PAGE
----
The Internal Revenue Service announced last week changes to its programs for taxpayers with undeclared offshore…
One Month Countdown: The Deadline is Nearing for U.S. Taxpayers with Undisclosed Accounts to Come Forward
The deadline to enter a complete submission into the 2011 Offshore Voluntary Disclosure Initiative (OVDI) is August 31, 2011, only one month remains and time is running out.
The OVDI provides an opportunity for taxpayers with undisclosed offshore accounts to benefit from structured penalties without criminal exposure but only if the taxpayer comes forward before the deadline.
The United States is the only country that requires its citizens to file a tax return and report their worldwide income, no matter where in the world they might live or how many other citizenships they might hold. While openly confessing past tax sins is a scary proposition for some, the IRS’ Offshore Voluntary Disclosure Initiative that gives filers until Aug. 31 to clear up back taxes is expected to bring many out of the woodwork.
Recently, the U.S. Department of Justice opened a formal investigation into the banking practices of another Swiss bank, Credit Suisse. Based on the government’s investigation into Credit Suisse, many believe the bank may have a larger problem than UBS did two years ago. On another front, HSBC India has taken action to limit a continued investigation as well. Recently, HSBC India has informed all their U.S. clients that they will no longer be able to maintain any form of investment relations and will be transferring them to the HSBC USA branch.
Parag Patel of Patel Law Offices, a law firm that represents many taxpayers throughout the U.S. and around the world with many undisclosed offshore accounts states, “The U.S. government is taking quick action to bring taxpayers into compliance by means of opening investigations into offshore banks suspected of aiding in tax evasion and it is believed the U.S. government will eventually obtain the names of those taxpayers with undisclosed offshore accounts.” Patel continues, “U.S. taxpayers with undisclosed offshore accounts should come forward through the 2011 IRS Amnesty Program while there is still time, in order to limit substantial civil and criminal liabilities.”
“Everything we are seeing from the IRS indicates that this focus on offshore disclosure and compliance is only gathering momentum,” says Mr. Patel, whose practice concentrates on cross-border tax and estate planning solutions. Tax haven abuse, whether at the individual or corporate level, is a popular issue domestically and an easy sell politically.
The general 2011 OVDI terms include: a 25 percent maximum penalty on the taxpayers’ undisclosed offshore accounts with the highest aggregate account balance over an eight year period, 2003 through 2010; participants must pay back taxes and interest for up to eight years as well as accuracy related and/or delinquency penalties; and participants must file all original and amended tax returns and include payments for taxes, interest and accuracy related penalties.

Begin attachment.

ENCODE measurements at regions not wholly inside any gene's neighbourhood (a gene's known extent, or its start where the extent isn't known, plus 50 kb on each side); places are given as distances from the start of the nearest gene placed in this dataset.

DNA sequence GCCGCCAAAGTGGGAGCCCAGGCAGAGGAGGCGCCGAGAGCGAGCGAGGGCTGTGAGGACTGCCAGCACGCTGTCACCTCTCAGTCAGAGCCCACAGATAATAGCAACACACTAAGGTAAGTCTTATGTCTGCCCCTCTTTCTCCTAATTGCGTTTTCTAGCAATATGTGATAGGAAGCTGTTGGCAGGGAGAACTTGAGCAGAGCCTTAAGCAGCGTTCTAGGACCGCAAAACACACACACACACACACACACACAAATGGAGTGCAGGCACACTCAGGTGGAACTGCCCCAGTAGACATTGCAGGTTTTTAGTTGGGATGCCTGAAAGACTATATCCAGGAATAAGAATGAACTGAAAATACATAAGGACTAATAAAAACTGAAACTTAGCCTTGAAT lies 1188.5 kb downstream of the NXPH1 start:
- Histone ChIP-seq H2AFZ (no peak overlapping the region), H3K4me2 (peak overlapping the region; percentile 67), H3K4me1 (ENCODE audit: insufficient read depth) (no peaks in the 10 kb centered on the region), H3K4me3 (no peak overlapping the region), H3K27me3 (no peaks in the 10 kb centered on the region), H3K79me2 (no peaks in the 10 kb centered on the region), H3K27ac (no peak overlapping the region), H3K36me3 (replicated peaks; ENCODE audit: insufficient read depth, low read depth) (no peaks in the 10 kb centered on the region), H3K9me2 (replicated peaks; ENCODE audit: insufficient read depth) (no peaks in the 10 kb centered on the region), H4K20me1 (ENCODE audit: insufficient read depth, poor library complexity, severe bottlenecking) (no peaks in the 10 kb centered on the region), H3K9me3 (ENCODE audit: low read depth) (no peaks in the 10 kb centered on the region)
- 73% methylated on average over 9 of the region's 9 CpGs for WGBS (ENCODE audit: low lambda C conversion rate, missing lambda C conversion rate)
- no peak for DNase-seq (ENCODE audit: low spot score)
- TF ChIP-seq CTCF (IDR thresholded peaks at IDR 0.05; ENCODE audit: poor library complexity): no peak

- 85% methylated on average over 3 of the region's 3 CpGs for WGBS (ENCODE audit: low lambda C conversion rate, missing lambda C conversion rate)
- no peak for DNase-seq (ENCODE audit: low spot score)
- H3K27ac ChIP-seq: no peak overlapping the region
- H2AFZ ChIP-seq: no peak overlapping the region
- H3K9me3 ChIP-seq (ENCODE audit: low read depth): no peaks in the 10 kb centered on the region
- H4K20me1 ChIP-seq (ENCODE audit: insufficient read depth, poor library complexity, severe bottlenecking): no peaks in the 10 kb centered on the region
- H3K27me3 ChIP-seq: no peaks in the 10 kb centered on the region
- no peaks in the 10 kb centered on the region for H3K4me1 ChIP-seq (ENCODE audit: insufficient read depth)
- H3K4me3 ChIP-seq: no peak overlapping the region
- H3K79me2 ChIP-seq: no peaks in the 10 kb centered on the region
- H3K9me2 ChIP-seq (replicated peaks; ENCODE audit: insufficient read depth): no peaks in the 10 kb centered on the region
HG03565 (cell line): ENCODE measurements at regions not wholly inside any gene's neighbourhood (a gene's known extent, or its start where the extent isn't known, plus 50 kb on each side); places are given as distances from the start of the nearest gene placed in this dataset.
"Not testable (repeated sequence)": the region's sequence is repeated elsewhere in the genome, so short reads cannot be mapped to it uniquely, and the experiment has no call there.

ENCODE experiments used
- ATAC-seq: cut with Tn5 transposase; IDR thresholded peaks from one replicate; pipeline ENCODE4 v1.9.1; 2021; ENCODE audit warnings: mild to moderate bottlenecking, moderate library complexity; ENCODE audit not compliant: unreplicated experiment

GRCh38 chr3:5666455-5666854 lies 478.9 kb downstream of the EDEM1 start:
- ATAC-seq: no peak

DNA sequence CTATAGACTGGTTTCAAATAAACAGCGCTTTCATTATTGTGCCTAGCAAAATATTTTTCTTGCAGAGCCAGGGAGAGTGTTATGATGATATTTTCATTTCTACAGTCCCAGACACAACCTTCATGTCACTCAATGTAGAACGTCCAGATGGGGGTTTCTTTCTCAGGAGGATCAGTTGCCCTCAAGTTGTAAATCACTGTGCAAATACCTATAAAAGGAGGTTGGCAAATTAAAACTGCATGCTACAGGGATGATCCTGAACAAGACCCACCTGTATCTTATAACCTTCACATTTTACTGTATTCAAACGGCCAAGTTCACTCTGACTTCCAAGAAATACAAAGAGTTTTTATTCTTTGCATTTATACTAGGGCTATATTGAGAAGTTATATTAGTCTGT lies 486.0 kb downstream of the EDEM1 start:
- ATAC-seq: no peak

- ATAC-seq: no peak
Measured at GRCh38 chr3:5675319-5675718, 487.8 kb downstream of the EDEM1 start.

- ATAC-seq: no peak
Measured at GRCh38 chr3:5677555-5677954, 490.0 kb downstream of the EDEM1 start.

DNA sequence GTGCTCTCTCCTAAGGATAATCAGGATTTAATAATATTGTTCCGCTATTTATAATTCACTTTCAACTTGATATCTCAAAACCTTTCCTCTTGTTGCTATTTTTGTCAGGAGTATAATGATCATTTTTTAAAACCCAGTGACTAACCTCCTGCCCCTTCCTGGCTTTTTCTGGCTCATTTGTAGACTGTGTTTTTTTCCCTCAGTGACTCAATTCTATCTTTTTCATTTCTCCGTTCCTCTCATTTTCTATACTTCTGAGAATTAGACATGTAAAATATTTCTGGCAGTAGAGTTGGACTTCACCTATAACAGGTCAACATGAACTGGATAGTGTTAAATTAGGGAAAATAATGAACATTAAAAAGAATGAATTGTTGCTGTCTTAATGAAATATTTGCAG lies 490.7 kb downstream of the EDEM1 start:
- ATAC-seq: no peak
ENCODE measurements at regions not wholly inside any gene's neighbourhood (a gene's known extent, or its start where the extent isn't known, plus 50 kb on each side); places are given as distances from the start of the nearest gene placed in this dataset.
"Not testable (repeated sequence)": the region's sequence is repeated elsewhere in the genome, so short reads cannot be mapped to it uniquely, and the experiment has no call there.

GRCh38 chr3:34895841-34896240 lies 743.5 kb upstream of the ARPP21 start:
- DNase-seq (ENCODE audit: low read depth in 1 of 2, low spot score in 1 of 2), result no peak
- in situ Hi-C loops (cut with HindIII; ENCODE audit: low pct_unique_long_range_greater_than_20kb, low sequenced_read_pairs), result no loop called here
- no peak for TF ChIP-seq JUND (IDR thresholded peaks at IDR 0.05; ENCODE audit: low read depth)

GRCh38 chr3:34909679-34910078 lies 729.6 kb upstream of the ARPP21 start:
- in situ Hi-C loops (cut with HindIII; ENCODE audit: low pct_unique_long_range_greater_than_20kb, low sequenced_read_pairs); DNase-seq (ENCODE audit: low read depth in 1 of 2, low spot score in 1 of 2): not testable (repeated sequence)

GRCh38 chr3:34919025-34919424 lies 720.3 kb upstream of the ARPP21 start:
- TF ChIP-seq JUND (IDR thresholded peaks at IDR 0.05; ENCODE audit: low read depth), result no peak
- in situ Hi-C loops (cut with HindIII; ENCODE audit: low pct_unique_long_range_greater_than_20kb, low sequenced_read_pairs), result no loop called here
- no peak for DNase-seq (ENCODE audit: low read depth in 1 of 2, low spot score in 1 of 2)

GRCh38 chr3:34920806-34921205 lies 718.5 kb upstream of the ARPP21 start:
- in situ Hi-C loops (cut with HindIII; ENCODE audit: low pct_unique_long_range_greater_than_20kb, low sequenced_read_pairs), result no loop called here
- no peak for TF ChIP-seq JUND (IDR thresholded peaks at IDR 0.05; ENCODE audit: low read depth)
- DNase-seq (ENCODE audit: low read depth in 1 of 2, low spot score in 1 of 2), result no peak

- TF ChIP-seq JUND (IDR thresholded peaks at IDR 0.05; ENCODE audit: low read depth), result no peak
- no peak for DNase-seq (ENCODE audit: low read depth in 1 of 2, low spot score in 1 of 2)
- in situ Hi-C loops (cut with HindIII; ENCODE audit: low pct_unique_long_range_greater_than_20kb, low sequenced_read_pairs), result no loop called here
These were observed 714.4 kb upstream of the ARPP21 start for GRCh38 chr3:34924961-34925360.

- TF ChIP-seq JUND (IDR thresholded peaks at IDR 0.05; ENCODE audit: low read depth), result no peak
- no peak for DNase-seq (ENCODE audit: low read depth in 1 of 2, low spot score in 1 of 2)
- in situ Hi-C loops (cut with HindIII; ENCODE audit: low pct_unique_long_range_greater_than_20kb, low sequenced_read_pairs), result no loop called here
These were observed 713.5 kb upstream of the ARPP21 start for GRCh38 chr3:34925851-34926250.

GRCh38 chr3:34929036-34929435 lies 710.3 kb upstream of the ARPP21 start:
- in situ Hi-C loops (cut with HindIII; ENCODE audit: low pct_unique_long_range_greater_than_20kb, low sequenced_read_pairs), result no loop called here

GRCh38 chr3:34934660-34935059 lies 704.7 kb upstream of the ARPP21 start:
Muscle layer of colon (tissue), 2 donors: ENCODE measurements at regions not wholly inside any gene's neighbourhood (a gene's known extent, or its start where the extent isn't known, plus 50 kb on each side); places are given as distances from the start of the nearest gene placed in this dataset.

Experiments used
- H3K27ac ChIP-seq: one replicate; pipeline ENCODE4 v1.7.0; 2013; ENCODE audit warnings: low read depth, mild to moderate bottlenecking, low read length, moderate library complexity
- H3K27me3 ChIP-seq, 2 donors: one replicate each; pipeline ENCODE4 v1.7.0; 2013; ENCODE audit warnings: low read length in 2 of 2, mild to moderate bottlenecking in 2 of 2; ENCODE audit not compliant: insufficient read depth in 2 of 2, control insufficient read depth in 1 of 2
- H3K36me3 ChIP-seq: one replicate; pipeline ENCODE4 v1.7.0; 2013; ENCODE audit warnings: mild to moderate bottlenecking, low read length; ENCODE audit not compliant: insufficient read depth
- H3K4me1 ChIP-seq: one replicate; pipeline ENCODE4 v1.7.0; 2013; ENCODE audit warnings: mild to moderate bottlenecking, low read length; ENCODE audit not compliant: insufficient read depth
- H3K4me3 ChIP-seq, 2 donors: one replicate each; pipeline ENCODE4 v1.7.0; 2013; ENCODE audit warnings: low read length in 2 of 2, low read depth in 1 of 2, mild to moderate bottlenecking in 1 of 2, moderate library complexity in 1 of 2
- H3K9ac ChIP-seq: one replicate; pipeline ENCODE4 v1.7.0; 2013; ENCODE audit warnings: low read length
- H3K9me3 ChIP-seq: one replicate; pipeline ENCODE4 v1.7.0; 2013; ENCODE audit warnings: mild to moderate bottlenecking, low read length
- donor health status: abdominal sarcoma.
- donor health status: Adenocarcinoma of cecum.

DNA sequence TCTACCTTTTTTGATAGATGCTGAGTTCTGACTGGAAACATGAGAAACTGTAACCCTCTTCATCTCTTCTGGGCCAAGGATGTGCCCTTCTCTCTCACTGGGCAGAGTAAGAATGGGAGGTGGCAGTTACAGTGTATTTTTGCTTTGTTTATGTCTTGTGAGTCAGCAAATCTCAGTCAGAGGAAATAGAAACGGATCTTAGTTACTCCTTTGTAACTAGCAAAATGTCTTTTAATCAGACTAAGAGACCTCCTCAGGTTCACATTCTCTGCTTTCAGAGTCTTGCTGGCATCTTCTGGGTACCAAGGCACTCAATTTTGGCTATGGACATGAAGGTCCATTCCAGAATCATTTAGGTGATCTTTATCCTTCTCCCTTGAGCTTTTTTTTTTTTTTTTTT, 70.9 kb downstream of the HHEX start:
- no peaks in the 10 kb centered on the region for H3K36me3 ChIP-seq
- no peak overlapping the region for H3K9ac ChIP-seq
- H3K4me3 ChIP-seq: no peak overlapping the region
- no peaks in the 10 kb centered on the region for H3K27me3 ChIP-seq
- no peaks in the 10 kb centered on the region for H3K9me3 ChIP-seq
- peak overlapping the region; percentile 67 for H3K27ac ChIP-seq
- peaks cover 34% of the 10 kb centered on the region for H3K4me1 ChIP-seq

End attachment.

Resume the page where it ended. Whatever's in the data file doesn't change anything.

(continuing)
Amending tax returns does not necessarily mean that you owe money –you can generally claim a foreign tax credit for the foreign tax paid to be applied against U.S. taxes owing –but the obligation is that annual returns must be filed. The penalties for not filing returns can be harsh. For example, under the general rules, civil penalties for “willful” failure to file an FBAR can be as high as $100,000 or 50% of the account balance for each violation, whichever is greater. It could also result in criminal penalties of up to $500,000 and/ or a prison term of up to 10 years. Even non-willful violations can trigger penalties of $10,000 per account per year. OVDI participants will also avoid potential criminal prosecution.
“The magnitude of the penalty that may be imposed seems, for many taxpayers, to be totally out of proportion to the severity of their violation –essentially the failure to file an administrative form,” says Mr. Patel.
Starting in 2014, the U.S. Foreign Account Tax Compliance Act (FATCA) will require Canadian financial institutions to disclose information about U.S. citizens who hold Canadian financial accounts or risk punitive withholding taxes of 30% on all payments out of the U.S. “The fact that some global financial institutions are even contemplating implementing the FATCA requirements suggests that the U.S. still has the clout to essentially strong arm foreign jurisdictions into compliance with its anti-abuse initiatives,” Mr. Patel says. “I think it’s clear that we are looking at a paradigm shift when we see a bank secrecy jurisdiction such as Switzerland consenting to hand over thousands of names and disclose account information to the United States.”
Mr. Patel encourages all U.S. taxpayers with undisclosed offshore bank accounts to, “contact a tax attorney immediately in order to assess and possibly minimize their civil and criminal exposure by possibly entering into the current IRS Voluntary Disclosure Program.”
BY THE NUMBERS:
$70B Annual revenue loss to the United States resulting from undisclosed offshore assets, as estimated by the IRS.
$780M Fines, penalties, and interest paid to the U.S. by Switzerland’s largest bank after admitting guilt on charges of conspiring to defraud the United States by impeding the IRS.
30% Potential payout under the IRS Whistleblower Program as a percent of the amount collected as a result of your tip.
$206M Amount collected under the IRS Whistleblower Program in 2009.
15,000 taxpayers “volunteered” for the last 2009 Voluntary Disclosure Program.
Patel Law Offices is a law firm dedicated to helping clients resolve complicated tax, criminal tax, and international tax problems. Our firm assists (and defends) clients and their advisors to legally disclose (and legitimize) foreign accounts.